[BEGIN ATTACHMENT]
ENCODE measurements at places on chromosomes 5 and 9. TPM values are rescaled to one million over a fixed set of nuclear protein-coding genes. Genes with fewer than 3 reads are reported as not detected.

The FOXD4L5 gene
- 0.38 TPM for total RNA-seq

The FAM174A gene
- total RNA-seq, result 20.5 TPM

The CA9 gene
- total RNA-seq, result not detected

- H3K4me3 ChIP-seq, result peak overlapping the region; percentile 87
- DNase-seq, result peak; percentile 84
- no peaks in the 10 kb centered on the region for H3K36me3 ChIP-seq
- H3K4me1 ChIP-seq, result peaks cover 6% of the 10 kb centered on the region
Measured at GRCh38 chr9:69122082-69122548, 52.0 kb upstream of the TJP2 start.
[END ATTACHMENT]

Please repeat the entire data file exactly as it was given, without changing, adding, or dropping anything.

ENCODE measurements at places on chromosomes 5 and 9. TPM values are rescaled to one million over a fixed set of nuclear protein-coding genes. Genes with fewer than 3 reads are reported as not detected.

The FOXD4L5 gene
- 0.38 TPM for total RNA-seq

The FAM174A gene
- total RNA-seq, result 20.5 TPM

The CA9 gene
- total RNA-seq, result not detected

- H3K4me3 ChIP-seq, result peak overlapping the region; percentile 87
- DNase-seq, result peak; percentile 84
- no peaks in the 10 kb centered on the region for H3K36me3 ChIP-seq
- H3K4me1 ChIP-seq, result peaks cover 6% of the 10 kb centered on the region
Measured at GRCh38 chr9:69122082-69122548, 52.0 kb upstream of the TJP2 start.